UNITED STATES DISTRICT COURT WESTERN DISTRICT OF NEW YORK
August 20, 2007
SEVENSON ENVIRONMENTAL SERVICES, INC., PLAINTIFF,
SHAW ENVIRONMENTAL, INC., DEFENDANT.
The opinion of the court was delivered by: Honorable Richard J. Arcara Chief Judge United States District Court
DECISION AND ORDER
Currently before the Court are the objections of plaintiff Sevenson Environmental Services, Inc. ("Sevenson"), to the bill of costs submitted by defendant Shaw Environmental, Inc. ("Shaw").
Rule 54(d)(1) of the Federal Rules of Civil Procedure provides that "costs . . . shall be allowed as of course to the prevailing party unless the court otherwise directs." The costs properly taxable under Rule 54(d)(1) are enumerated in 28 U.S.C. § 1920. See Crawford Fitting Co. v. J.T. Gibbons, Inc., 482 U.S. 437, 441 (1987). The Court may tax as costs the following: (1) fees of the Clerk and marshal; (2) fees of the court reporter for all or any part of the stenographic transcript necessarily obtained for use in the case; (3) fees and disbursements for printing and witnesses; (4) fees for exemplification and copies of papers necessarily obtained for use in the case; (5) docket fees; and (6) compensation of court appointed experts, compensation of interpreters, and salaries, fees, expenses, and costs of special interpretation services. See 28 U.S.C. § 1920. Under Rule 54(d), "the prevailing party has the burden of establishing that the expenses [it] seeks to have taxed as costs are authorized by applicable federal law, including proof of necessity and reasonableness under 28 U.S.C. § 1920." Berryman v. Hofbauer, 161 F.R.D. 341, 344 (E.D. Mich. 1995) (citation omitted). To meet this burden, the prevailing party must present sufficient evidence to show that each of the costs it has requested to be taxed was "reasonably necessary" and not for the "mere convenience of counsel." Id. at 344 n. 2.
Sevenson opposes the costs associated with deposition transcripts, arguing that because none of the deposition transcripts was submitted in connection with Shaw's motion for summary judgment, the costs associated with such transcripts are not taxable. The Court disagrees.
"[T]he proper inquiry is whether, at the time the deposition was taken, it appeared to be reasonably necessary." Anderson v. City of New York, 132 F.Supp.2d 239, 246 (S.D.N.Y. 2001) (internal quotations and citations omitted); see also See Manildra Milling Corp. v. Ogilvie Mills, Inc., 76 F.3d 1178, 1184 (Fed. Cir. 1996) ("The underlying inquiry is whether the depositions reasonably seemed necessary at the time they were taken.").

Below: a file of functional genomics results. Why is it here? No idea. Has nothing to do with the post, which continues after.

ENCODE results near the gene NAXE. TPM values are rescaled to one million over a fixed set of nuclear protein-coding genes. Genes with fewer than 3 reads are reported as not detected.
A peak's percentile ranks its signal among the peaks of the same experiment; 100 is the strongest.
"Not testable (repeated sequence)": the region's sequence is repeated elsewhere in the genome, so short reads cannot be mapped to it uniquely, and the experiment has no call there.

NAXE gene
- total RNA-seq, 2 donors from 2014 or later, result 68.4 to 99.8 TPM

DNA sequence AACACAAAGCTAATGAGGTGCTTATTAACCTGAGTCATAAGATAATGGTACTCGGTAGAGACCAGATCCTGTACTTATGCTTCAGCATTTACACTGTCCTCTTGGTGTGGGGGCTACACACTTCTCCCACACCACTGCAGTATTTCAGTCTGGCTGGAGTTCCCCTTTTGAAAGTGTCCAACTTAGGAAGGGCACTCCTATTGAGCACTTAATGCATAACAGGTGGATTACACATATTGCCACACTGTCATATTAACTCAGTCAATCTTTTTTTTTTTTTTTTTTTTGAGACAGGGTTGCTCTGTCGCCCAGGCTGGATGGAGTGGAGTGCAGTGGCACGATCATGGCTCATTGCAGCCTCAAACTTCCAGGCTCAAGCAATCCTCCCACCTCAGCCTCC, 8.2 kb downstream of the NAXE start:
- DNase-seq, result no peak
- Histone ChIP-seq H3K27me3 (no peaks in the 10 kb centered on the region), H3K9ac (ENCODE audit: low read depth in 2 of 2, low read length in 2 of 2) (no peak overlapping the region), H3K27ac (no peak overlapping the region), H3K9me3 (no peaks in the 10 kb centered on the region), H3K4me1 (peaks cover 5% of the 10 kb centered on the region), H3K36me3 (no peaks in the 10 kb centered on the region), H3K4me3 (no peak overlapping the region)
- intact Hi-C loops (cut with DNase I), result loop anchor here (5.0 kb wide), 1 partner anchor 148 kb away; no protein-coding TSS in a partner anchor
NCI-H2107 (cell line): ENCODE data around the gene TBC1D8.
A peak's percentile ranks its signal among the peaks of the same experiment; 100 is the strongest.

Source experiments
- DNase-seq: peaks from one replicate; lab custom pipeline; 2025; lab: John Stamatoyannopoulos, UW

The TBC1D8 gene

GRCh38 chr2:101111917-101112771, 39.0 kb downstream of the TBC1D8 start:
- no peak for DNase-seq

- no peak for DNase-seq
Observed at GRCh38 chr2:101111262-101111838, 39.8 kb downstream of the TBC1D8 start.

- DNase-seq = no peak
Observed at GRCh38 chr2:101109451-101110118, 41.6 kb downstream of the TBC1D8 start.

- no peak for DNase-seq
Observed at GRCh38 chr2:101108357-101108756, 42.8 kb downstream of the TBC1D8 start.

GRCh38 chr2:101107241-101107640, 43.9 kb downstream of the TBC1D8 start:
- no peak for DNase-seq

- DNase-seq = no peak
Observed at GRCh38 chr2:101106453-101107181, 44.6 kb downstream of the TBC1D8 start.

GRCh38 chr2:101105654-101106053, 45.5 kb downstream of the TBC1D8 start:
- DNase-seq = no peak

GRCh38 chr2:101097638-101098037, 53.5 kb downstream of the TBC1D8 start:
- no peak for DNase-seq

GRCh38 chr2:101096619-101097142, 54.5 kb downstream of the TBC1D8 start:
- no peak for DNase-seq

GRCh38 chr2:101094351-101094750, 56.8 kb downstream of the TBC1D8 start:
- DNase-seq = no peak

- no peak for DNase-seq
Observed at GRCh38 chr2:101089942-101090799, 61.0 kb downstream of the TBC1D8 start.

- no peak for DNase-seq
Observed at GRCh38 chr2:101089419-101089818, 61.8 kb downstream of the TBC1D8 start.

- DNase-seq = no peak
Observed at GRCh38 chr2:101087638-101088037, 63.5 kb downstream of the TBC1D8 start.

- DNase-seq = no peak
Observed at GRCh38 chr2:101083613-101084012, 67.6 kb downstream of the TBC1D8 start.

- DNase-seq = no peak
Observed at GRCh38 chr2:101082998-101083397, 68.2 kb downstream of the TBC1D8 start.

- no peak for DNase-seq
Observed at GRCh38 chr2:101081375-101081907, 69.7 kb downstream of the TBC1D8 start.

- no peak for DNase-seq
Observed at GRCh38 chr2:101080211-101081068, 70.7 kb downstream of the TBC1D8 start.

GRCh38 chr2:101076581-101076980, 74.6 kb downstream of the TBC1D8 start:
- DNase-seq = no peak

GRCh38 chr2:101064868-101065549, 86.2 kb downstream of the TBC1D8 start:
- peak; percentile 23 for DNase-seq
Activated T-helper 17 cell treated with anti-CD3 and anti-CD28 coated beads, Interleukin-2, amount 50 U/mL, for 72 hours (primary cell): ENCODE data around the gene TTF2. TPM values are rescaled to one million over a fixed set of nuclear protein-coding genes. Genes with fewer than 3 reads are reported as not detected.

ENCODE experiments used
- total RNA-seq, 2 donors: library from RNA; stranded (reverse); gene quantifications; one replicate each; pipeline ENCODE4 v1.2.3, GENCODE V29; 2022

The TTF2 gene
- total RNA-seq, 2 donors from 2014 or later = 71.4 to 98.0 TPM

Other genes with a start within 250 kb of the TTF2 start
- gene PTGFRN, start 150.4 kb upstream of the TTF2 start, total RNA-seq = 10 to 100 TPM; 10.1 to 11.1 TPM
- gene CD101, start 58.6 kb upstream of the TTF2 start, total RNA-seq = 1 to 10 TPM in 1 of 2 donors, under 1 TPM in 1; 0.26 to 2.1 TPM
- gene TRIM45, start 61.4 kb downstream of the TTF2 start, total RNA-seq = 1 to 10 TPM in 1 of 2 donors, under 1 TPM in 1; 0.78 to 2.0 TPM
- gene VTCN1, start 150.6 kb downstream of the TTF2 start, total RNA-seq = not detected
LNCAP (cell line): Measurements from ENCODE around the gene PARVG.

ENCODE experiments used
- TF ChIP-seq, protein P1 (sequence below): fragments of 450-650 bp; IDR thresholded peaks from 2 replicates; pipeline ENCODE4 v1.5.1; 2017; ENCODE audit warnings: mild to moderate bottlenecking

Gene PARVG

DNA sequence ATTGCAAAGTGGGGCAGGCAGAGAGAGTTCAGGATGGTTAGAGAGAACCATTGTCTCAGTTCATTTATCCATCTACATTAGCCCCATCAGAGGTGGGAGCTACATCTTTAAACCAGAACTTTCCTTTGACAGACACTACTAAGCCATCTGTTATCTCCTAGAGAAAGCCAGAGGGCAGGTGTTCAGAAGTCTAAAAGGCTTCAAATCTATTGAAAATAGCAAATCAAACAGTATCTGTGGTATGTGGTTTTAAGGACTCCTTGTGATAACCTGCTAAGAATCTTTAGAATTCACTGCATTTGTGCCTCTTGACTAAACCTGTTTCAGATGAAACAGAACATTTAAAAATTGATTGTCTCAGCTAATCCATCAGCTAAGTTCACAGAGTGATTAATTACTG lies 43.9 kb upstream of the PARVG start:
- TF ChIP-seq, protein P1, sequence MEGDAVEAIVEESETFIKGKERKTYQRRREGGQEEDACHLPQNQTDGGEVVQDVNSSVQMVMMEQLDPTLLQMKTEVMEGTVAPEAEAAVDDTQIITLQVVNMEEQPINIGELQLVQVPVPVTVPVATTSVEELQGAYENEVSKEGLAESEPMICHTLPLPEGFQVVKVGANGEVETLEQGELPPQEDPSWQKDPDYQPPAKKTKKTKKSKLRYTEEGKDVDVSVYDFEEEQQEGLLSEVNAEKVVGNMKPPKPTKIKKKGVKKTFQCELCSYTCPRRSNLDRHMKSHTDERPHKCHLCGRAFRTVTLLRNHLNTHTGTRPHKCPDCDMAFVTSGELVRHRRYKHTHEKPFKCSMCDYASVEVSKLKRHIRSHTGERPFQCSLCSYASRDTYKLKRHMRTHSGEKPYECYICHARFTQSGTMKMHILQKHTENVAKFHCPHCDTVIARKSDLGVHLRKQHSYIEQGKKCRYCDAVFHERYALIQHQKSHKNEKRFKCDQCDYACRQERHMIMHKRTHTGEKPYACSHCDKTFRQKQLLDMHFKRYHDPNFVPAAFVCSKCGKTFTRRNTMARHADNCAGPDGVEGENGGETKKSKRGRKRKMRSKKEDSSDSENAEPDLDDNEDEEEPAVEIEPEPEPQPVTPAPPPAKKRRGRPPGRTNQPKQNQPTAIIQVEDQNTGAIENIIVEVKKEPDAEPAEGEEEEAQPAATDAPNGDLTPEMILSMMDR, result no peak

In its response to Sevenson's objections, Shaw has explained to the Court's satisfaction that each of the depositions at issue seemed reasonably necessary at the time it was taken. Accordingly, the costs associated with those depositions (i.e., the fees of the court reporter for the stenographic transcript) are properly taxable.
The Court denies, however, the costs associated with "mini-scripts," diskettes, keyword indices, etc. Such items were obtained solely for the convenience of counsel and were not necessary for use in the case. See Galella v. Onassis, 487 F.2d 986, 999 (2d Cir. 1973).
The Court also denies the costs relating to the videotaping of certain depositions. Under Local Rule 54(c) of the Local Rules of Civil Procedure for the Western District of New York, any additional costs incurred in videotaping a deposition may not be taxed without a prior order of the Court allowing, or upon agreement of the parties for taxation of, such costs. This requirement does not appear to have been met here.
Finally, the Court denies Shaw's request for costs of copies of deposition exhibits (included under deposition costs) as such costs appear to have already been accounted for in Shaw's additional request for copying costs.
For the reasons stated, the Court grants in part and denies in part Sevenson's objections to Shaw's bill of costs. Shaw shall file an amended bill of costs in accordance with this Decision and Order by September 28, 2007.
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